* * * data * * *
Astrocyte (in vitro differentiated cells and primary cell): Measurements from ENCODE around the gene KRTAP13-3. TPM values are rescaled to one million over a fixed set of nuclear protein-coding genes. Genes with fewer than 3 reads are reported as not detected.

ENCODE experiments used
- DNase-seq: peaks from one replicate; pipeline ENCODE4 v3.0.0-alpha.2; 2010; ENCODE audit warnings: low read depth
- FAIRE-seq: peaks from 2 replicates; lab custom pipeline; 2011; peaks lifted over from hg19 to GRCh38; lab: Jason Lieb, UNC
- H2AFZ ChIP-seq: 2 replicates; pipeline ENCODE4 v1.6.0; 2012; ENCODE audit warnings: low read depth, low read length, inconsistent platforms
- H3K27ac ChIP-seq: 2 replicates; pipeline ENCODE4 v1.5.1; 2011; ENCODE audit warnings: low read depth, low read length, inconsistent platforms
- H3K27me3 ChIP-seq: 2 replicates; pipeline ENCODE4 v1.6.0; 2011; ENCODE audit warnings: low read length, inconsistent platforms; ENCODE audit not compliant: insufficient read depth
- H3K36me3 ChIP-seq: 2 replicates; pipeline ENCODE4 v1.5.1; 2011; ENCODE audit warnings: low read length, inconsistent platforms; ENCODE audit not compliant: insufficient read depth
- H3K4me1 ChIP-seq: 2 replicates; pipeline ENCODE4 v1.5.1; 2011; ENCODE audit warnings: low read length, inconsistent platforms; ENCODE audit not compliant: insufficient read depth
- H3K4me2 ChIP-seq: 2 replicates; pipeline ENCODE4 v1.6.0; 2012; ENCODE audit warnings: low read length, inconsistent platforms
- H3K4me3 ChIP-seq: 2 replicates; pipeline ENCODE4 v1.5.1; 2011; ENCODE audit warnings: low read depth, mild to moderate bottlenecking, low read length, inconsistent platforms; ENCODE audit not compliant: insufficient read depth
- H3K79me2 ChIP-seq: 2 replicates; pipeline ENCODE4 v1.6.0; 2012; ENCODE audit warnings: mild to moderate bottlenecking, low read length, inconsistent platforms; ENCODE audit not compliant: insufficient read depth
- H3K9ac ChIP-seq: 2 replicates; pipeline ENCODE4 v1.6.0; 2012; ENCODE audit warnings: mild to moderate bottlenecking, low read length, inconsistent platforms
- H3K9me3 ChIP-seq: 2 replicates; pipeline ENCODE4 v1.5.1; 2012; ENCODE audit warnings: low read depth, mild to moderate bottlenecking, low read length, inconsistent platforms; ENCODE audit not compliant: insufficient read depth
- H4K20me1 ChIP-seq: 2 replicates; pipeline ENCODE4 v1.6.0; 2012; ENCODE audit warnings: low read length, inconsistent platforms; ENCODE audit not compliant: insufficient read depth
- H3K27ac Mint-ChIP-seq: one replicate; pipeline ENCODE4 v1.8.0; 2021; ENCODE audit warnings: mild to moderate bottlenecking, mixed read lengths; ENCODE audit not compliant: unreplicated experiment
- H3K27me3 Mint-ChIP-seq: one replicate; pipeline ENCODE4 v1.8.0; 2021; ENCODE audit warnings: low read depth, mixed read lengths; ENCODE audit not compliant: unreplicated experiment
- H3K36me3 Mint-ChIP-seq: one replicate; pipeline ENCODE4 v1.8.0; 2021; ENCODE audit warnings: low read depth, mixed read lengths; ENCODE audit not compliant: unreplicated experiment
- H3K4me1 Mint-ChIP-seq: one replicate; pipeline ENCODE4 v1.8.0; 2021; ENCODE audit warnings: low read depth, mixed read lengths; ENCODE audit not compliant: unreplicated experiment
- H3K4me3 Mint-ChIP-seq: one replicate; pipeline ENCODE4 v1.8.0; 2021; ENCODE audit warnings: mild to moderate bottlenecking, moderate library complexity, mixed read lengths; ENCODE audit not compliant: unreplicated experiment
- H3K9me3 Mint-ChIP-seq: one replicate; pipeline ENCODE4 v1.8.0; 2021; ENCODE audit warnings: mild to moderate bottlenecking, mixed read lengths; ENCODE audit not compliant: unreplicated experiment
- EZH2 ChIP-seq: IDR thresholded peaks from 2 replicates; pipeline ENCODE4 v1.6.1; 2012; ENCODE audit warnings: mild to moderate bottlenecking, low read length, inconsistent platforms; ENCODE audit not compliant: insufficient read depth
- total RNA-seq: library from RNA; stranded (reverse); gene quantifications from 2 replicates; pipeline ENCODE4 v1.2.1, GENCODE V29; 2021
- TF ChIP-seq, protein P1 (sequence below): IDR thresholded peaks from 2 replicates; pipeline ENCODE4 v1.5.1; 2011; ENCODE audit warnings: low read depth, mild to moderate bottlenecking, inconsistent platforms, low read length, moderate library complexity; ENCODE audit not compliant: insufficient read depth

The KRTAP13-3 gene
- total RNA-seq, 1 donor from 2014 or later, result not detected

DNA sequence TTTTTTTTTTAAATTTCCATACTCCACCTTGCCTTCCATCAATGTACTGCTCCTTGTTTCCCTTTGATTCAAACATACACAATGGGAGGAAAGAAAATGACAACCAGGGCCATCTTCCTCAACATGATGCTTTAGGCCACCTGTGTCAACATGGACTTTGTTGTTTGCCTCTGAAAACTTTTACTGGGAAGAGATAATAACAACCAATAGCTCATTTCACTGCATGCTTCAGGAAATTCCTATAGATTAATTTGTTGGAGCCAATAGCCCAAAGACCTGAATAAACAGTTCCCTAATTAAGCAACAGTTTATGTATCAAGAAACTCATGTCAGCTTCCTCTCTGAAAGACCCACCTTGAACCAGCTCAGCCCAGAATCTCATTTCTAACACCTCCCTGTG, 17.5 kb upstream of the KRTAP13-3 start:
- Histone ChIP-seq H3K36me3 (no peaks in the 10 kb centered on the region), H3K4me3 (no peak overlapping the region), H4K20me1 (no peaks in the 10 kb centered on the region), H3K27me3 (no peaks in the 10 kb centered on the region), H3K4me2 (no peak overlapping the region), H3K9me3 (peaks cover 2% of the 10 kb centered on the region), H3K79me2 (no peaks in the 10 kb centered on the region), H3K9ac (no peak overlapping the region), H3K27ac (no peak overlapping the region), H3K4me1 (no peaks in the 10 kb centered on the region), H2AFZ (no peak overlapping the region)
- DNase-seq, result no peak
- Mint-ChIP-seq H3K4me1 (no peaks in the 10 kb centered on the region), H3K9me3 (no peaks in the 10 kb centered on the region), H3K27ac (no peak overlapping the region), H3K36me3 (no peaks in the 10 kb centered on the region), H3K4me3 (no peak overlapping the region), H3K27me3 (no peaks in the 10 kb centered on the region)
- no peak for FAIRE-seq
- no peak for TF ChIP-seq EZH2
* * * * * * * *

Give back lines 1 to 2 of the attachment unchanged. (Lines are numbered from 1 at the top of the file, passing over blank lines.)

Astrocyte (in vitro differentiated cells and primary cell): Measurements from ENCODE around the gene KRTAP13-3. TPM values are rescaled to one million over a fixed set of nuclear protein-coding genes. Genes with fewer than 3 reads are reported as not detected.

ENCODE experiments used